The conference aimed to raise awareness of key issues in digital curation and to encourage active participation and feedback from the relevant stakeholder communities. The conference attracted an impressive range of keynote speakers and focused on the following areas:
The participants were a mix of researchers, curators, policy makers and representatives from funding agencies that are engaged, or have an interest, in the creation, use and management of digital data.
The conference was officially opened by Chris Rusbridge, Director of the DCC, who welcomed everyone to the event and encouraged attendees to ask plenty of questions and actively participate in the discussion sessions to make the conference as interactive as possible.
Graham Cameron, Associate Director. European Bioinformatics Institute
Graham Cameron explained the EBI's experience with biomolecular data and illustrated the remarkable enhancement to the conduct of science offered by shared curated databases. He illustrated the usefulness of biomolecular data to scientific communities by providing compelling data about the submission rates for primary research data and the global access to the EBI Web site (both of which are exponential in growth) . However, it is the integration of databases that now provides the greatest challenge. Graham stimulated discussion about long-established conventions in constructing and maintaining databases and repositories of biological data and concluded that the integrity of the conventional (printed) record is woefully inadequate in the electronic era.
Chris Rusbridge, DCC Director
Chris Rusbridge outlined the main objectives, membership, establishment and work to date of the DCC. It was explained that the DCC will not provide any data storage facilities but will focus on providing researchers with useful tools, advice and services which they will need to help them properly curate their data. Several projects from a variety of disciplines were described which highlighted the explosion in data generation that has occurred alongside the emergence of new technologies. Attention was drawn to the issue of long-term sustainability of databases and the need for the adoption of data policies by large-scale institutions and funding agencies. The issue of the scope of the DCC was also discussed. The importance of participation in the Associates Network was highlighted and a summary of future workshops and the launch of The International Journal of Digital Curation was also presented .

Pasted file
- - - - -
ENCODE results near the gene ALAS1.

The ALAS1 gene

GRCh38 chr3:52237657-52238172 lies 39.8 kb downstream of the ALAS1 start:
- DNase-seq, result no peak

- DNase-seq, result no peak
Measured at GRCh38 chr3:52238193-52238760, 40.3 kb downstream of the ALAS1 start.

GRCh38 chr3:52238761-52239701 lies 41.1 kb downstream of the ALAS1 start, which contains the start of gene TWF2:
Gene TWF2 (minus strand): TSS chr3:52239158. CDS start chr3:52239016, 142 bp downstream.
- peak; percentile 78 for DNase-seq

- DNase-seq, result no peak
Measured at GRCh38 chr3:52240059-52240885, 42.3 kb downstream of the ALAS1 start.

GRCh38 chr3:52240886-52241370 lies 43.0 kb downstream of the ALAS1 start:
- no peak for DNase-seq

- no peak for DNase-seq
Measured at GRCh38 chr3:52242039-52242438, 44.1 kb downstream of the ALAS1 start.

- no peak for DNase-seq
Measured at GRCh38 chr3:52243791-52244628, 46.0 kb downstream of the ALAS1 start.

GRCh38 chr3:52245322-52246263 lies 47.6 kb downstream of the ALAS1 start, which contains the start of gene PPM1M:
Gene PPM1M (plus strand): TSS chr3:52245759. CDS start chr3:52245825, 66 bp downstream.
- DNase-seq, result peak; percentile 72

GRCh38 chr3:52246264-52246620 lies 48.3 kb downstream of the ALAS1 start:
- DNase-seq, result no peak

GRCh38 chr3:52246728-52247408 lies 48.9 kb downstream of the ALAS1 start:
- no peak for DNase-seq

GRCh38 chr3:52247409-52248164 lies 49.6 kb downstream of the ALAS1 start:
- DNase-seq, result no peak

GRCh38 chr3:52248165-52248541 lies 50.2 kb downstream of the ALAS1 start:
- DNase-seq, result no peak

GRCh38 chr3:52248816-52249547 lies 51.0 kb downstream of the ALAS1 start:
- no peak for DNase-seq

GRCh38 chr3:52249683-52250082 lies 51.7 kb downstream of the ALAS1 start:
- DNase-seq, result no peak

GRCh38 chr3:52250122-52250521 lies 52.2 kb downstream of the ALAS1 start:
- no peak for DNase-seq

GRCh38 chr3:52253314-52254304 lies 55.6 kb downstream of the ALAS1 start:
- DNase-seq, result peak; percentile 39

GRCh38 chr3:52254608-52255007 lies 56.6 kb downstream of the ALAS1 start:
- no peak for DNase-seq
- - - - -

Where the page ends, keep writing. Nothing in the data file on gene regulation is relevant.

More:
Following lunch, Chris Rusbridge chaired a symposium entitled "What is Digital Curation?" Professor Peter Buneman and Dr David Giaretta gave short presentations designed to provoke discussion from the attendees regarding the topics of the different approaches to data curation and the skills, strategies and partnerships that need to be put in place to ensure effective data curation takes place. The main topics discussed were:
Should the definition of data curation encompass preservation and access strategies to data. Opinions differed but a clear definition, in terms of the remit of the DCC, will need to be agreed.
What data should be preserved? It will not be possible to preserve and/or curate all the data that is generated. Careful thought will need to be given to the strategies used to decide what data to preserve, these strategies are likely to differ between disciplines.
The issue of ensuring sufficient interaction between the data generators (domain experts) and librarians/archivists (preservation experts). What is the best way to do this? Is it realistic to expect people to have expertise in both? Training will need to be addressed alongside encouraging individuals with different expertise to work together.
How can we future-proof what is archived? We need to ensure that the technologies used currently are not obsolete in the future and that sufficient migration strategies are put in place and funded.
How do we achieve policy changes at the level of academic institutions and funding agencies? Data sharing policies, which encourage thinking about data preservation and curation at the early stages of project lifespan would be beneficial. The National Cancer Research Institute (NCRI) Informatics Initiative has generated a data-sharing policy  that is now being adopted by the top 20 cancer funders in the UK - how could this approach apply to other areas?